A thin, shiny metallic surface layer of chromium electrodeposited on other metals, typically nickel. Chrome plating was first developed in 1856 by Geuther by dipping a metal in a chromic acid bath. By 1924, the method was perfected and widely used to create a mirror-like finish. Chrome plating usually has a thickness of 2 - 5 micrometers. It provides a shiny surface that is resistant to corrosion, wear and heat. Small air bubbles between the chrome plating and the base metal can result in tiny black corrosion pits. Chrome plating is used on automobile bumpers, plumbing fixtures, household appliances and sporting goods.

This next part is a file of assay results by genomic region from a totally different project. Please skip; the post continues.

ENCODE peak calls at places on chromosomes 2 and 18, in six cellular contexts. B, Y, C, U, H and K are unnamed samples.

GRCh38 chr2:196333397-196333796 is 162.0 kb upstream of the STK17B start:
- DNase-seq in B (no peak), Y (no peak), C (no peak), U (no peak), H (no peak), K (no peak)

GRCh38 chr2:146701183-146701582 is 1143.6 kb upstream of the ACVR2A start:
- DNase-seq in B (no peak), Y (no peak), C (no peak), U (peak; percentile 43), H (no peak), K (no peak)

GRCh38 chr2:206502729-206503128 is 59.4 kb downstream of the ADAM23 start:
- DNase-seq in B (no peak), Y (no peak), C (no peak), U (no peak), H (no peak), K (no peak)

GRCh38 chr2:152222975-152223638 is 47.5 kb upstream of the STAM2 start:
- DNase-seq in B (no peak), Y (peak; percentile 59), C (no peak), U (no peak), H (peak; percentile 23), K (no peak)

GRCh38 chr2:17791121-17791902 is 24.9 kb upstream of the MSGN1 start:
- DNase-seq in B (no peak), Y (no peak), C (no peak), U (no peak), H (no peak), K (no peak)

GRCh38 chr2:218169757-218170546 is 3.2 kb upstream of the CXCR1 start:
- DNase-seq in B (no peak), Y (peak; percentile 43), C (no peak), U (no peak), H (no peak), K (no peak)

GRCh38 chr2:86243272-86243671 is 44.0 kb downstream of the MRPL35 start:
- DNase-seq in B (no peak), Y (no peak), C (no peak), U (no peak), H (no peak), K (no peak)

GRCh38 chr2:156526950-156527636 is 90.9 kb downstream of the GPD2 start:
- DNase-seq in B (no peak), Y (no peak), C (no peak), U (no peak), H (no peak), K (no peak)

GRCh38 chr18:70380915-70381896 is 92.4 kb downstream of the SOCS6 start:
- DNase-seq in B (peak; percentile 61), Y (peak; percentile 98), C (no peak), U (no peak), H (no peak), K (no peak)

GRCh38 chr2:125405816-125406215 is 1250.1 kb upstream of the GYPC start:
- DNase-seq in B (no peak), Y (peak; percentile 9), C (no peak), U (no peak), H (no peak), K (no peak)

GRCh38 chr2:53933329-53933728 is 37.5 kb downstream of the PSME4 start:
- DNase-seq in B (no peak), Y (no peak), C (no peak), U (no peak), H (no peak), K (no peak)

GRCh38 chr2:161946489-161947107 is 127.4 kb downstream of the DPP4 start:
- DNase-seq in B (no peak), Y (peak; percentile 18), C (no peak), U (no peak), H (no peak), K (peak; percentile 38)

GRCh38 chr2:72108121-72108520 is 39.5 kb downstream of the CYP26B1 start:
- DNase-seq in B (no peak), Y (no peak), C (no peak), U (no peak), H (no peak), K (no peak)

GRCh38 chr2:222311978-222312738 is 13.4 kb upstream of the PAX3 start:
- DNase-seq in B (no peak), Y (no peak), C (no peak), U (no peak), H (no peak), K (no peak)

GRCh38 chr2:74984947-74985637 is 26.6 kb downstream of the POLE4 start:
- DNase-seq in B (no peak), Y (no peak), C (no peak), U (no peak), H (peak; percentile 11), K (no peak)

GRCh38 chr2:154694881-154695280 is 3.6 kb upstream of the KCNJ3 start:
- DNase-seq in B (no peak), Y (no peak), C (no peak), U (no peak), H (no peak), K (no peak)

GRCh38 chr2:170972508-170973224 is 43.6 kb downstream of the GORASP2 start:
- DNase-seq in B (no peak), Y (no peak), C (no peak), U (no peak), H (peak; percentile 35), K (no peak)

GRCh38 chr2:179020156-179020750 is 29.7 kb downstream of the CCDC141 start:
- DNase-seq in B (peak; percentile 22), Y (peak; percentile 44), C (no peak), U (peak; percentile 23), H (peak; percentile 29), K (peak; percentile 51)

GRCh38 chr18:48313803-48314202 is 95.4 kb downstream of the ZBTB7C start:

Synonyms and Related Terms
chromium plating; chromage (Fr.), Verchromung (Deut.); plata cromada (Esp.); cromagem (Port.)
Resources and Citations
- Dictionary of Building Preservation, Ward Bucher, ed., John Wiley & Sons, Inc., New York City, 1996
- Tom Rowland, Noel Riley, A-Z Guide to Cleaning, Conserving and Repairing Antiques, Constable and Co., Ltd., London, 1981